Among the myriad different ways that the arrival of fully-autonomous, self-driving cars could affect society – less congestion, fewer traffic fatalities – there is one question that seldom makes headlines: What will happen to car insurance?
The simple answer is: it will likely be a far less lucrative enterprise than it is today. So says billionaire investor Warren Buffett – Chairman, President, and CEO of holding company Berkshire Hathaway. Car insurance company Geico is a wholly-owned subsidiary of the firm.
“If [self-driving cars] make the world safer it’s going to be a very good thing, but it won’t be a good thing for auto insurers,” Buffett said at Berkshire Hathaway’s annual investors’ meeting last Saturday, according to Business Insider. “If driverless cars became pervasive it would only be because they were safer. That would mean that the overall economic cost of auto-related losses had gone down and that would drive down the premiums.”
The question for those who love to drive themselves then becomes: Would human-driven cars also be less expensive to insure? It’s reasonable to suspect that they would, given that autonomous vehicles achieve a sizable enough market penetration, but that could take years – maybe decades. The world is still several years out from a mass-production self-driving car, let alone an affordable one, so there are many hurdles left to clear.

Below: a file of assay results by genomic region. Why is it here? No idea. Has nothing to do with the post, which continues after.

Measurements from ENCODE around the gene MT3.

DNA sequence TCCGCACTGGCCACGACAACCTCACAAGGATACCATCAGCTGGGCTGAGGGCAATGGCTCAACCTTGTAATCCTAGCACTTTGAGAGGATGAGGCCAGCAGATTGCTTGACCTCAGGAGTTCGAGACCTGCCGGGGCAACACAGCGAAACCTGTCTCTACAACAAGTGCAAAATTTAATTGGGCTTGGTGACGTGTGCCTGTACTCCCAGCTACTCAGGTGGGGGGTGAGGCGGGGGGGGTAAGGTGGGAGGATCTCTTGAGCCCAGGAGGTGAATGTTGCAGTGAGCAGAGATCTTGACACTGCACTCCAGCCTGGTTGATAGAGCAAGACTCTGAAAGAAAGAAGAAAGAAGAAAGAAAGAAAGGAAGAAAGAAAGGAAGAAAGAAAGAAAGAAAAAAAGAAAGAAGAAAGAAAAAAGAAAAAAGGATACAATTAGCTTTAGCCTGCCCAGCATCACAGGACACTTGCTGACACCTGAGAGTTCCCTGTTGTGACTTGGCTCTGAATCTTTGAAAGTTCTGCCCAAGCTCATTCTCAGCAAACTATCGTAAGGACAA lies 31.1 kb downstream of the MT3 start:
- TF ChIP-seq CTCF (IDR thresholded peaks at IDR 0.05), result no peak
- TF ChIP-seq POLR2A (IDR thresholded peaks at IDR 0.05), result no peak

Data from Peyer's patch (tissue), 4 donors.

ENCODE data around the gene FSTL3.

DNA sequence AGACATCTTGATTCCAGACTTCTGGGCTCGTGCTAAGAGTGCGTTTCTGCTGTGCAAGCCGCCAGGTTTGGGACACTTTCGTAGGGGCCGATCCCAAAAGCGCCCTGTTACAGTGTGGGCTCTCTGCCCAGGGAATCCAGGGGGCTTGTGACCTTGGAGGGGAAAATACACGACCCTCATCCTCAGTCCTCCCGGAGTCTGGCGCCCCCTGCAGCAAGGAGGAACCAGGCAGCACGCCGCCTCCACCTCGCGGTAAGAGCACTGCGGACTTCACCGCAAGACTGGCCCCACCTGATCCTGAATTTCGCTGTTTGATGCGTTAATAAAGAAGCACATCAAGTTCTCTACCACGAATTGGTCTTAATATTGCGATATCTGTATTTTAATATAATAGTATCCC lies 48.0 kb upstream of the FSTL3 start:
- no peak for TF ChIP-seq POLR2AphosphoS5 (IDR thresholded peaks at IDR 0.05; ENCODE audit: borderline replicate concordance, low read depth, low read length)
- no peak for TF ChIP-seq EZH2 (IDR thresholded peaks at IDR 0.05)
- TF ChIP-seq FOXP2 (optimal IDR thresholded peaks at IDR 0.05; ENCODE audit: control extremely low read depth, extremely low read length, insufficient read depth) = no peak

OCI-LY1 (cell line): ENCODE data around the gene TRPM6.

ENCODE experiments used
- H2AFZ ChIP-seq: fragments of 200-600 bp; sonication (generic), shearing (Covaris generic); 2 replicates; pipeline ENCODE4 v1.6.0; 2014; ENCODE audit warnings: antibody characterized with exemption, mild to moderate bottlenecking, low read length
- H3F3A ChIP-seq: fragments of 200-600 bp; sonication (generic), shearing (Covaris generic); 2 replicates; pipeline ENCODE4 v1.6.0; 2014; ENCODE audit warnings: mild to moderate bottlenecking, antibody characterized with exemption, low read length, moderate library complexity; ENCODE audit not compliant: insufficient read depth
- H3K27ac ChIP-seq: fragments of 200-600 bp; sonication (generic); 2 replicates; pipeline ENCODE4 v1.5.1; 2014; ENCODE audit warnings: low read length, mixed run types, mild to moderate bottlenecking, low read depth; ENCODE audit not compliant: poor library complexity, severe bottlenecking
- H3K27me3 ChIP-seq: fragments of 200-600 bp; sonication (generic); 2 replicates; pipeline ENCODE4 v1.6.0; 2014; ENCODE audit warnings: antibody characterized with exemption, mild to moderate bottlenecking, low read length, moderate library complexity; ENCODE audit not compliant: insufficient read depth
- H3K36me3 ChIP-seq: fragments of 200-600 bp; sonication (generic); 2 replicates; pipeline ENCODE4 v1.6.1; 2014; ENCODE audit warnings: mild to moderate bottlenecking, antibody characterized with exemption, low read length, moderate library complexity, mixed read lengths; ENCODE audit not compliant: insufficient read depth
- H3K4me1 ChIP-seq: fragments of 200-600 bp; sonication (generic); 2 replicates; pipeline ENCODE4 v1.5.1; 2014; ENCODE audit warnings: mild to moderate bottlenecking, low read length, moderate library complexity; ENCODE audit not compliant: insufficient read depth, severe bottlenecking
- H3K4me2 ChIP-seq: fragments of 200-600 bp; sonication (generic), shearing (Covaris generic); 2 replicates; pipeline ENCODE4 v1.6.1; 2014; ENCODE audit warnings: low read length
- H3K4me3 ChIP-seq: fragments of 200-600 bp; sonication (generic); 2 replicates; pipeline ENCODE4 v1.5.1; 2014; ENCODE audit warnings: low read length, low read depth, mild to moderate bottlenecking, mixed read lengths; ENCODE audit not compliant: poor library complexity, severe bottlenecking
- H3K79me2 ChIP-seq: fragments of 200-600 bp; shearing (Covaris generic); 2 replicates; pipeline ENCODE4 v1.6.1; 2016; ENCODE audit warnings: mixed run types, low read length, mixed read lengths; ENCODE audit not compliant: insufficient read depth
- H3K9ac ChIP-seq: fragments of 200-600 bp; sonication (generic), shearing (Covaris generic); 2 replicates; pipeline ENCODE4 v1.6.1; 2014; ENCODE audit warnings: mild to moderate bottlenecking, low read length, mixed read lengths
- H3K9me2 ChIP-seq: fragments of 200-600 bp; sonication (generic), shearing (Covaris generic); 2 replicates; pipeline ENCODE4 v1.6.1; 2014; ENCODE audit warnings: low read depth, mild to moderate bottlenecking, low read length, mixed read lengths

Ultimately, the only certainty is that if self-driving cars ever do start to replace an appreciable percentage of the world’s automobiles, the technology will be economically disruptive in the truest sense of the word. Buffett later added that “the driverless trucks are a lot more of a threat than an opportunity to Burlington Northern.” (Burlington Northern is a rail transport company, and another subsidiary of Berkshire Hathaway.)